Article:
While you can read a book with any phone or tablet if you have an app like Apple Books, Kobo, Kindle or Nook installed, a much more enjoyable and far less distracting reading experience awaits with a dedicated e-reader. Thanks to the coronavirus pandemic, your local bookstore and library are no longer places to linger while reading. But with e-books, any category of book can be accessed with a quick download, whether you're looking for classic literature or the latest guilty pleasure thriller.

Dedicated e-readers don't have social media, email, the internet or other entertainment options to lure you away from your book, and they have great battery life to boot. Unlike tablets and smartphones, which can get washed out in direct sunlight, many e-book readers use E Ink technology and are water-resistant, so they're great for reading by the pool or at the beach without eye strain. Your local library may well offer free e-book downloads for its members, and free e-books abound online.

While many people are still attached to their dead-tree books, e-readers offer a wealth of advantages. You can change the font size, you can search and highlight passages with a touch screen, and you're never out of luck if you don't have a reading light because all of the best e-readers on the market have self-illuminated screens. Here are three of our top e-reader selections, including a couple of Amazon Kindles, which we think is the best digital "ecosystem" for reading, and one highly regarded alternative from Kobo if you prefer to direct your dollars elsewhere.

Best all-around e-book reader

Kindle Paperwhite

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If you're shopping for someone who's looking for the latest Kindle e-reader, this is the Goldilocks in Amazon's line and our current CNET Editors' Choice Award winner in the category. Here are some things we love about the Kindle Paperwhite:

  • It's 10% thinner and lighter than the previous version.
  • It has a "flush-front" design with a back made of a softer, grippy material instead of hard plastic.
  • It's a fully waterproof Kindle, like the high-end Kindle Oasis, and has a plastic screen that Amazon says is shatter- and scratch-resistant.
  • It has built-in Bluetooth, so you can download Amazon Audible audiobooks and listen to them with wireless headphones.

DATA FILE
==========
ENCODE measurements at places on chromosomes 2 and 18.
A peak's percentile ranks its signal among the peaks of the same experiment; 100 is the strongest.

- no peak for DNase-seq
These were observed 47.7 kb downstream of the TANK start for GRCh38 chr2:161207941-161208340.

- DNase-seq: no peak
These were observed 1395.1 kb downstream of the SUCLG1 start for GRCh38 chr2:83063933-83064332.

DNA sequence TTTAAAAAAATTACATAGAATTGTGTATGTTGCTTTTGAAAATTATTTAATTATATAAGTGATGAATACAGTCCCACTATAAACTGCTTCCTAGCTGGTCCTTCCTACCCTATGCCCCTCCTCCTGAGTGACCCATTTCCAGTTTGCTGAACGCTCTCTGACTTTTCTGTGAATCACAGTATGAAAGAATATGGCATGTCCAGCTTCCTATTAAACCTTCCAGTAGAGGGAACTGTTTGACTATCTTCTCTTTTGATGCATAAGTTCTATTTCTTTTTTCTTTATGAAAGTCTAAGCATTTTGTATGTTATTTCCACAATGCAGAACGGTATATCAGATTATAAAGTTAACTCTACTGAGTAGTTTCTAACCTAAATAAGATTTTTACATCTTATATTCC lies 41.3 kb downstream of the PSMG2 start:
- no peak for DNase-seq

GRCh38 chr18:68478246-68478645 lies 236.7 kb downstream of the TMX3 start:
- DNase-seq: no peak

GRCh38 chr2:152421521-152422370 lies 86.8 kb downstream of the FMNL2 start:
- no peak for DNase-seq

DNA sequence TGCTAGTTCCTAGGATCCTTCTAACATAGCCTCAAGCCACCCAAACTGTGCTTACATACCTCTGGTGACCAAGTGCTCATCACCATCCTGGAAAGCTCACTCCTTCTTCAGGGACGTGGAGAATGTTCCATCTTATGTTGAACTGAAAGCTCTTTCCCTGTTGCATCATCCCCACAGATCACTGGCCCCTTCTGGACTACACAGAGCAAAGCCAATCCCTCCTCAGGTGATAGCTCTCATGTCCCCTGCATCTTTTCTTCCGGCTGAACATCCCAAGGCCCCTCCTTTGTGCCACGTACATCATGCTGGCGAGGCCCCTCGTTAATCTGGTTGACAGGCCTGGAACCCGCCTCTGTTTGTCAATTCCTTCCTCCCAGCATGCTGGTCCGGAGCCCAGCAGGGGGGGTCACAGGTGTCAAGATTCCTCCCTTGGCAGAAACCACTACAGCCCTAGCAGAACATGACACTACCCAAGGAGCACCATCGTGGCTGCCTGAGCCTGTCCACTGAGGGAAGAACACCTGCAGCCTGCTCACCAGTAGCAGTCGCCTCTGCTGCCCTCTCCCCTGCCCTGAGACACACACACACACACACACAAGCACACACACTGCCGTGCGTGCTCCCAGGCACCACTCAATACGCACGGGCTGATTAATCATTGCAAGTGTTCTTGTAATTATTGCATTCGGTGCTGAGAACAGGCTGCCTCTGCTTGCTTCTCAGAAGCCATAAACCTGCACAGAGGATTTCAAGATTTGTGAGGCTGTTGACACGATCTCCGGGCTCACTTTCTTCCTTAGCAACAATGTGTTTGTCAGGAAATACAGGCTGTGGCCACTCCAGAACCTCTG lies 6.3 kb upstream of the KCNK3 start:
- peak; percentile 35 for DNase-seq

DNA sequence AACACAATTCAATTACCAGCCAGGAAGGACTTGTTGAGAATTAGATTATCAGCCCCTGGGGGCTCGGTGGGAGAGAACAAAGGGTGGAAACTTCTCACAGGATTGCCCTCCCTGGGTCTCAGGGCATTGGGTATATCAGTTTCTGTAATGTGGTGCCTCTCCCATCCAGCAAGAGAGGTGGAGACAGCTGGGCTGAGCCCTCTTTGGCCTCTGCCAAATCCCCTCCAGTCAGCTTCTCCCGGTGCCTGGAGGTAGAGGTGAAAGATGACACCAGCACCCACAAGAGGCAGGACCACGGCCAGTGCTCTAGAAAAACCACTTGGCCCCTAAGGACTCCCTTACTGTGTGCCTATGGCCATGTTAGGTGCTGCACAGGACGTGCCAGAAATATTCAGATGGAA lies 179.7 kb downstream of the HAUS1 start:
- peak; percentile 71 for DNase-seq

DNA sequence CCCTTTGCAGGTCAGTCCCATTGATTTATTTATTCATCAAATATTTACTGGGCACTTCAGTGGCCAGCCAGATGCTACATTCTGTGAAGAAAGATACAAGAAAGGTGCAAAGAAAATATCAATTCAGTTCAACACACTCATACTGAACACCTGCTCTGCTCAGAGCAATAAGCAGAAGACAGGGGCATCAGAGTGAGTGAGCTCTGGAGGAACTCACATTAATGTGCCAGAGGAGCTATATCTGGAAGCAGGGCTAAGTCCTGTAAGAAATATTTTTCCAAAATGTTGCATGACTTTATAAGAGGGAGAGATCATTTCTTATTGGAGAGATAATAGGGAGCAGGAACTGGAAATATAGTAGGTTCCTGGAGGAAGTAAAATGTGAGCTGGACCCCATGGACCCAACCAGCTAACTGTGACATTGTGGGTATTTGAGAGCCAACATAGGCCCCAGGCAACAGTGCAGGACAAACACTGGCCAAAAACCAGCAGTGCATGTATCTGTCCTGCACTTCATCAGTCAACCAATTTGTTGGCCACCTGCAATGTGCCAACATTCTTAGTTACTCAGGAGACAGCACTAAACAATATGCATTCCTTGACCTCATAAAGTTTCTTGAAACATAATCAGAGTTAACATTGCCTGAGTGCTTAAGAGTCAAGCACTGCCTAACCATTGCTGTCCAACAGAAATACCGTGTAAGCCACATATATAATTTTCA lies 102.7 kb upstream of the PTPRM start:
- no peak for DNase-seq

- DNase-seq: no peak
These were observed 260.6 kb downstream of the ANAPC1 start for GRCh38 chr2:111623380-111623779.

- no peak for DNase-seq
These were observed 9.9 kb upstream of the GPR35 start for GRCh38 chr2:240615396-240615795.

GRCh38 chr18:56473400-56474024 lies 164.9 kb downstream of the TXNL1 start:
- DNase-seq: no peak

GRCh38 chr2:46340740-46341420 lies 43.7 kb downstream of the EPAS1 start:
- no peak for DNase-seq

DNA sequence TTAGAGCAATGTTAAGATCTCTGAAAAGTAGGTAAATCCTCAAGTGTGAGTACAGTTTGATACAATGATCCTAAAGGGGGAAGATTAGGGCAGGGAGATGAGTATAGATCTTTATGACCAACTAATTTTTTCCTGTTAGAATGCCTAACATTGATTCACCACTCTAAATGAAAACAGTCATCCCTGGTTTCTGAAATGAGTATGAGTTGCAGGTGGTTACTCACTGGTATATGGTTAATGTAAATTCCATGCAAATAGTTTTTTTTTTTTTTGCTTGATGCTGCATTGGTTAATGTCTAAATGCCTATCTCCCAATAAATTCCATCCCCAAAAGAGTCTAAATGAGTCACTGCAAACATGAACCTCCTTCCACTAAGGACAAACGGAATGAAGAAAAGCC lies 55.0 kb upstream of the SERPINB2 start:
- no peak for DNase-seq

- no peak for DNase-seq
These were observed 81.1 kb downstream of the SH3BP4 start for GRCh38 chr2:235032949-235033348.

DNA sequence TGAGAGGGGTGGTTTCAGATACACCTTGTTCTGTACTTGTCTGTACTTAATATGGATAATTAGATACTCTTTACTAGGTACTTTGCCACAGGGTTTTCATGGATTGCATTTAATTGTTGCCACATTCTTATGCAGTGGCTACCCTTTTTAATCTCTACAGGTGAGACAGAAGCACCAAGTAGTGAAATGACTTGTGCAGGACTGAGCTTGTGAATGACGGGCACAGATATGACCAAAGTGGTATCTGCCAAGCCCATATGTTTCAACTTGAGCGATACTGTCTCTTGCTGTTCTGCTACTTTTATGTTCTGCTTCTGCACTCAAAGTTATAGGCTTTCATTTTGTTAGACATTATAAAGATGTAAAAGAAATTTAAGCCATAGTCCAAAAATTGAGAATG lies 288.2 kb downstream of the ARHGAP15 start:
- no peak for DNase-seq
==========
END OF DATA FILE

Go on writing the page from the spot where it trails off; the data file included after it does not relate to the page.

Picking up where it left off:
While the waterproof Kindle Paperwhite lists for $130, it regularly gets discounted to $90 (and sometimes even $85), which is when you should buy it. It's highly likely Amazon will update the Kindle Paperwhite in 2021, but it's unclear when or how much of an upgrade it will be. For instance, USB-C charging could be added and perhaps the lighting scheme could be updated, but we wouldn't expect any dramatic upgrades.

Best premium e-book reader

Kindle Oasis

Amazon's top-of-the-line E Ink e-reader was slightly updated awhile back — but this Kindle Oasis e-reader device is basically identical to the previous Oasis model except for one key difference: It has a new color-adjustable integrated light that allows you to customize the color tone from cool to warm, depending on whether you're reading during the day or at night. You can also schedule the screen warmth to update automatically with sunrise and sunset — not unlike Night Shift mode on Apple devices.

At $250, the Oasis is expensive for an e-reader. Most people will be happy with the more affordable Paperwhite for their Kindle e-book reading and basic Kindle needs, but if you want the best of the best with an antiglare screen for your reading experience — and don't mind paying a premium for it — the Oasis is arguably the one. The Kobo Forma, which also sells for $250, does have an 8-inch screen, bigger than the Oasis' 7-incher.

Best non-Amazon e-reader

Kobo Libra H20

Rakuten makes a line of Kobo e-readers that are not only powered by the Kobo store but also support 14 file and e-book formats natively (EPUB, EPUB3, PDF, MOBI, JPEG, GIF, PNG, BMP, TIFF, TXT, HTML, RTF, CBZ and CBR). In other words, if you get your e-books — or any other digital documents — from any place besides Amazon, this device will probably support them. The Kobo has its own e-book store with thousands of books, and it has built-in support for checking out e-books from local libraries via the OverDrive service. (You can get library books onto Kindles via OverDrive's Libby app, but it's not as smooth a process.)

The Kobo Libra H20, which retails for $170, sits in the middle of the line and, as its name implies, it's fully waterproof. It has a 7-inch HD (1,680-by-1,264-pixel resolution) E Ink display, a built-in light and no ads (you have to pay $20 to remove them from Kindle devices).

Available in black or white, you can use the Kobo Libra in portrait or landscape mode. Other Kobo devices include the entry-level Kobo Nia ($80), Kobo Clara HD ($120) and the flagship Kobo e-reader, the Kobo Forma ($250), which has a larger, 8-inch high-resolution screen.

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